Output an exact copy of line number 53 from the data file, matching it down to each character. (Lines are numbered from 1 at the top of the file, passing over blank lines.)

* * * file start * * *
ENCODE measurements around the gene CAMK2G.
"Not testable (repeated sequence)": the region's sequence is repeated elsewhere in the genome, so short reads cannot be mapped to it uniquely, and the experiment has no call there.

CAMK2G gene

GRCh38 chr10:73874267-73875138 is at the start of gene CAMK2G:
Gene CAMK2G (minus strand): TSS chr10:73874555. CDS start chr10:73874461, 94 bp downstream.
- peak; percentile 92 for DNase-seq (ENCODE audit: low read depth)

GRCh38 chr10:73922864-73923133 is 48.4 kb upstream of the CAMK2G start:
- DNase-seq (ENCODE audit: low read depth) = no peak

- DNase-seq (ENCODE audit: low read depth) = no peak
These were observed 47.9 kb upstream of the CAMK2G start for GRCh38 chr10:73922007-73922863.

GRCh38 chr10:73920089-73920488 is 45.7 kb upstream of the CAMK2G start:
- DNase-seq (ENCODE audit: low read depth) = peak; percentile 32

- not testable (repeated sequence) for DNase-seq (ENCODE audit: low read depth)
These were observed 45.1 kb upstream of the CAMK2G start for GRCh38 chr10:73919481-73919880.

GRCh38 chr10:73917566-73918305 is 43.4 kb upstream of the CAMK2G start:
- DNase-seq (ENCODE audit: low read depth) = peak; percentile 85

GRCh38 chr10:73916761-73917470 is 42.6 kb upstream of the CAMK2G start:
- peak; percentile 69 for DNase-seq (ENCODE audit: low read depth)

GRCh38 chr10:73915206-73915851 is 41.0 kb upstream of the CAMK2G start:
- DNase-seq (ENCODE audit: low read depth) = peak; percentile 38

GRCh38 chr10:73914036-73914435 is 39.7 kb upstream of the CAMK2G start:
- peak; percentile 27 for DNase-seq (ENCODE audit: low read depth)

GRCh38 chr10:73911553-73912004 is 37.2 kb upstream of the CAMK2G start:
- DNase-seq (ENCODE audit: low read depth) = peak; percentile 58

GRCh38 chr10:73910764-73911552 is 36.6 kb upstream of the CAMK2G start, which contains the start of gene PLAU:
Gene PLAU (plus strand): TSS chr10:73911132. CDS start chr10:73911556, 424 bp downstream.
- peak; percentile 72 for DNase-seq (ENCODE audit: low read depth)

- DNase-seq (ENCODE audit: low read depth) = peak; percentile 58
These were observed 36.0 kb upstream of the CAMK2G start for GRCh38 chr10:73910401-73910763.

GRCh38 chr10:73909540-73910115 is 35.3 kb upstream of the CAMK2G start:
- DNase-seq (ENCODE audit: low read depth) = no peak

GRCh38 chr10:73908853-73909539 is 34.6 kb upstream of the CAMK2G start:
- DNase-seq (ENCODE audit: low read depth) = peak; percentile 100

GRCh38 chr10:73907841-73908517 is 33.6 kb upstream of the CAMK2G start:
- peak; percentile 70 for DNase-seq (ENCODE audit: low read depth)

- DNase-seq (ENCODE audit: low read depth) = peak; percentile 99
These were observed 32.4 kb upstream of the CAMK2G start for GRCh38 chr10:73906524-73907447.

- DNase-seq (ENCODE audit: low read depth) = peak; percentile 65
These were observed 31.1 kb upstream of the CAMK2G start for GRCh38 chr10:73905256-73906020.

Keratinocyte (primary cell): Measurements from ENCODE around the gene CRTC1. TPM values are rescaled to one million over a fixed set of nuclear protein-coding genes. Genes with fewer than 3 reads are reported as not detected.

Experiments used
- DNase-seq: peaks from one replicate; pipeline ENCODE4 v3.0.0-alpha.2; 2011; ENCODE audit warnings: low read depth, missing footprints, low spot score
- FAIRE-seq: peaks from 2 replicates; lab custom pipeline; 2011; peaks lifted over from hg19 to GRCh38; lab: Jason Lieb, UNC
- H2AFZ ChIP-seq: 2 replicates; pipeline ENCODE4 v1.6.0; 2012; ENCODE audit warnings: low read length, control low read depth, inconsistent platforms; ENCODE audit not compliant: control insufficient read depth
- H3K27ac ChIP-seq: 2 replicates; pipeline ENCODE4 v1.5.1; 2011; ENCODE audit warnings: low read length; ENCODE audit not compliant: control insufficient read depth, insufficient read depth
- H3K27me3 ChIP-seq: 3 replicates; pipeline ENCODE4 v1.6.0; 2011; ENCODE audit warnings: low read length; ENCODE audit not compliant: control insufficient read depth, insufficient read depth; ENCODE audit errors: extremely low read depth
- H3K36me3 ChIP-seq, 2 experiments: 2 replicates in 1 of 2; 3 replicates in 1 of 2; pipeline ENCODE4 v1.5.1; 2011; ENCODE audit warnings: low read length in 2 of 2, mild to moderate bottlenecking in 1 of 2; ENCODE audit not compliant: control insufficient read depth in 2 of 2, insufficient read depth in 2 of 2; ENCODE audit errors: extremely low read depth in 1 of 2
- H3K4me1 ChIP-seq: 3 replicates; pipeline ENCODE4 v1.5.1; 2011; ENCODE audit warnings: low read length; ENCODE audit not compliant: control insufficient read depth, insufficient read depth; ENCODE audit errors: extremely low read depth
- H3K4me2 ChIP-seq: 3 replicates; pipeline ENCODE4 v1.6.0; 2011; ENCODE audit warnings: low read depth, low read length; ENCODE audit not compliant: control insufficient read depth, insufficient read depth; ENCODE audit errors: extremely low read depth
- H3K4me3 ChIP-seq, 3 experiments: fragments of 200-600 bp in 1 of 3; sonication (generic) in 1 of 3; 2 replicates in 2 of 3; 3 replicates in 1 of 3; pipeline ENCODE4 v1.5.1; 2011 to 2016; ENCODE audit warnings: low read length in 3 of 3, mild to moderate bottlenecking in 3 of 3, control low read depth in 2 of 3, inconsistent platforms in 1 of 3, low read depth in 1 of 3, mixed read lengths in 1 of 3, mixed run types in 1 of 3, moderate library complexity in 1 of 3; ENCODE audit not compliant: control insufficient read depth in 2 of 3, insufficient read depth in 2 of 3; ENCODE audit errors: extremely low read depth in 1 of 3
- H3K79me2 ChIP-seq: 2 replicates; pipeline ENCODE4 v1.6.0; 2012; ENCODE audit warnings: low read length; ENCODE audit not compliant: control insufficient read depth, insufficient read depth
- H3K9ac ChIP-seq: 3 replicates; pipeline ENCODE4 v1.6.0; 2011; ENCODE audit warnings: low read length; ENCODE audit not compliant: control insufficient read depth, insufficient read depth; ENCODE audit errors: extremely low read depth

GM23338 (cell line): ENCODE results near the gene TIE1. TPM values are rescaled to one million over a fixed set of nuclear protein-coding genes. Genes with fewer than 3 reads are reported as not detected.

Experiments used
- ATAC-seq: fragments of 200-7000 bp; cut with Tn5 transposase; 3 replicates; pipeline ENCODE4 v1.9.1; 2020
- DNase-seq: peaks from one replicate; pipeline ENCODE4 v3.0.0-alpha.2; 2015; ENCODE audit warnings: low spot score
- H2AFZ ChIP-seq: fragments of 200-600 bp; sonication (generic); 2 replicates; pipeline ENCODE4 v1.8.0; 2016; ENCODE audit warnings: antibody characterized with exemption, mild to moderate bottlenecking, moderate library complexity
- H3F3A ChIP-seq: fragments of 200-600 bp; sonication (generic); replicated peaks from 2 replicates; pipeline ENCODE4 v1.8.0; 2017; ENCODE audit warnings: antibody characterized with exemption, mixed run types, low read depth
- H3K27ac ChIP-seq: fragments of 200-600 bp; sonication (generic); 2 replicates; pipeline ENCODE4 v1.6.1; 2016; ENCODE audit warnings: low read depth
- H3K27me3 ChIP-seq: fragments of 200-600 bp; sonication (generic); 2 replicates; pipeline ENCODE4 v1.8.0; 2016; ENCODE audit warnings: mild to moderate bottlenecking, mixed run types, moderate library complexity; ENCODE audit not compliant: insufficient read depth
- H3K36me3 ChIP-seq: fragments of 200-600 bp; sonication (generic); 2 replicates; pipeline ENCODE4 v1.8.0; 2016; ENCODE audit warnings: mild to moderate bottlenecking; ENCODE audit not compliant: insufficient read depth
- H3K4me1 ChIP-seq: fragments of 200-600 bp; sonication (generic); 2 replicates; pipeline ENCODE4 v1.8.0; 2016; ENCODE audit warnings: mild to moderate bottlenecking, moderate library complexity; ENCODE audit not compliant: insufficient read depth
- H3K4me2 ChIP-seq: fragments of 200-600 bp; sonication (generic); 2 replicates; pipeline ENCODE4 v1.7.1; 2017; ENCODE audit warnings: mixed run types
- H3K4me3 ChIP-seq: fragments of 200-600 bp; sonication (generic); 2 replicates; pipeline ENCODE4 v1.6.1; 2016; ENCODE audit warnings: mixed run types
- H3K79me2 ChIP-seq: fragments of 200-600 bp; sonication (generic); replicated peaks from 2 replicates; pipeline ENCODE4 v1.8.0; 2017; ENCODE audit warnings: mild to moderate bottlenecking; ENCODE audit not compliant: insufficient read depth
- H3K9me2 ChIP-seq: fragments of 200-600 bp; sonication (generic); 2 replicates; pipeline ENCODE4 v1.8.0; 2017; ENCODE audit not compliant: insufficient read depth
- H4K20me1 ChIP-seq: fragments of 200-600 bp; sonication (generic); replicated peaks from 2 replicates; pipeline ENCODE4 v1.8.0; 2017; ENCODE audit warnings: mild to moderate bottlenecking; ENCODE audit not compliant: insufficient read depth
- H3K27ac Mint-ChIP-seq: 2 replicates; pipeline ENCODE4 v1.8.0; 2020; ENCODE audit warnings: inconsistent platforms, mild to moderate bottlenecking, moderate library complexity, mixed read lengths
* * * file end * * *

GM23338 (cell line): ENCODE results near the gene TIE1. TPM values are rescaled to one million over a fixed set of nuclear protein-coding genes. Genes with fewer than 3 reads are reported as not detected.